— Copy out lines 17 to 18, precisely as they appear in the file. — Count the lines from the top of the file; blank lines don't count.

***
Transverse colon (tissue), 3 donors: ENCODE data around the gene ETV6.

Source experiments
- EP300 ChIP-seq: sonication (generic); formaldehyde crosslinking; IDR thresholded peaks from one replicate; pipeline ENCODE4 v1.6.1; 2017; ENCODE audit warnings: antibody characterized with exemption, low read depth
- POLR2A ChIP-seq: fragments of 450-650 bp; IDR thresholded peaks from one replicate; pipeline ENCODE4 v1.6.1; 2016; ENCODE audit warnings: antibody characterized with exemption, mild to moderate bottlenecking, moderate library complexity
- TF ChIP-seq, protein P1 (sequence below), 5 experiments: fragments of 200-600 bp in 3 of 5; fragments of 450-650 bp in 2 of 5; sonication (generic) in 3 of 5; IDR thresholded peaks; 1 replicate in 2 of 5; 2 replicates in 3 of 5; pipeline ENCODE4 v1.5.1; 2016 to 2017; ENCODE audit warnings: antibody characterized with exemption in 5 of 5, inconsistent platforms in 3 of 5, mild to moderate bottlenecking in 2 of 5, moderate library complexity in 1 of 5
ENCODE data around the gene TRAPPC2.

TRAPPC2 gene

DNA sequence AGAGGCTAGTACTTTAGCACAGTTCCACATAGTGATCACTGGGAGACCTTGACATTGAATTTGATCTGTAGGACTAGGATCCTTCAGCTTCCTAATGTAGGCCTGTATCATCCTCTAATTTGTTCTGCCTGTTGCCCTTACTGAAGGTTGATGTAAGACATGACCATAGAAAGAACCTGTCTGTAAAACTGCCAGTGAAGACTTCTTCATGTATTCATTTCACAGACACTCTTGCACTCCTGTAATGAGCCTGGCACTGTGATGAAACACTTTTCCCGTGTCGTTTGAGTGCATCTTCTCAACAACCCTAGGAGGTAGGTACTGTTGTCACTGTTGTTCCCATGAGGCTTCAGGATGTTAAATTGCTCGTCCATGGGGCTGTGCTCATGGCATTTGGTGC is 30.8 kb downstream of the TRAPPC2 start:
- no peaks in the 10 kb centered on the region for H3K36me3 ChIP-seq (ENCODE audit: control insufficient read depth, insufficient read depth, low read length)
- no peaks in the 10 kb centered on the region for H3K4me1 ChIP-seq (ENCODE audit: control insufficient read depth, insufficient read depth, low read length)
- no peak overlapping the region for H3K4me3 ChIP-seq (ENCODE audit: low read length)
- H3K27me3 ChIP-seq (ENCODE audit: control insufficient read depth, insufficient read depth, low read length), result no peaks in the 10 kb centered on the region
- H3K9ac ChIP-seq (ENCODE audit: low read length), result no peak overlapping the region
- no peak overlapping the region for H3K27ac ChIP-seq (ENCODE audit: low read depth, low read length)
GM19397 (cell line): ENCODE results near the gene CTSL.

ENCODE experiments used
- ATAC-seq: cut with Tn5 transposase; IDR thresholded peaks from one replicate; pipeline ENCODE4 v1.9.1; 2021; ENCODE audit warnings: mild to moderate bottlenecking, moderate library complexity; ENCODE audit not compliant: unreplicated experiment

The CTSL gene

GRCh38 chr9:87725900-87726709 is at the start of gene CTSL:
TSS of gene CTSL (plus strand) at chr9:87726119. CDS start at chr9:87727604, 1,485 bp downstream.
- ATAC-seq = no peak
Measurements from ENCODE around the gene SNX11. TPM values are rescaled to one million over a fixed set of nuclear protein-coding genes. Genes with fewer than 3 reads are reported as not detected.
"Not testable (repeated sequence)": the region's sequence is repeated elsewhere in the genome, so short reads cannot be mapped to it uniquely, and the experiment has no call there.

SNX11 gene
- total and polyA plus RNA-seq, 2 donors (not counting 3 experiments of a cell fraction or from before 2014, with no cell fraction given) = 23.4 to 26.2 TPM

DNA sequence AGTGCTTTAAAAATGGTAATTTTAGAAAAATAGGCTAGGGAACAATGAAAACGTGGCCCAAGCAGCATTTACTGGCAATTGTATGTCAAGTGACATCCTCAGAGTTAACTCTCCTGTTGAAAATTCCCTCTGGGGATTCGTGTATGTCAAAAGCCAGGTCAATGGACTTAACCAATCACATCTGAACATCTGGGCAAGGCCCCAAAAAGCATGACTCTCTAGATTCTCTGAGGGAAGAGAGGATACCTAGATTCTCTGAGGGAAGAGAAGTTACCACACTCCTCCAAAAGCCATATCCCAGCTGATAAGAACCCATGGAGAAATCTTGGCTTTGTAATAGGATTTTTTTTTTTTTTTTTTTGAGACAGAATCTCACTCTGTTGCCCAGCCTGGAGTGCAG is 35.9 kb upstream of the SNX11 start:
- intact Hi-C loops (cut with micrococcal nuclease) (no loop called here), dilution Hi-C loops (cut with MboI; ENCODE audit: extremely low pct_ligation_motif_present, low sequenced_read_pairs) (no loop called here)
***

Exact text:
- ATAC-seq: cut with Tn5 transposase; IDR thresholded peaks from one replicate; pipeline ENCODE4 v1.9.1; 2021; ENCODE audit warnings: mild to moderate bottlenecking, moderate library complexity; ENCODE audit not compliant: unreplicated experiment

The CTSL gene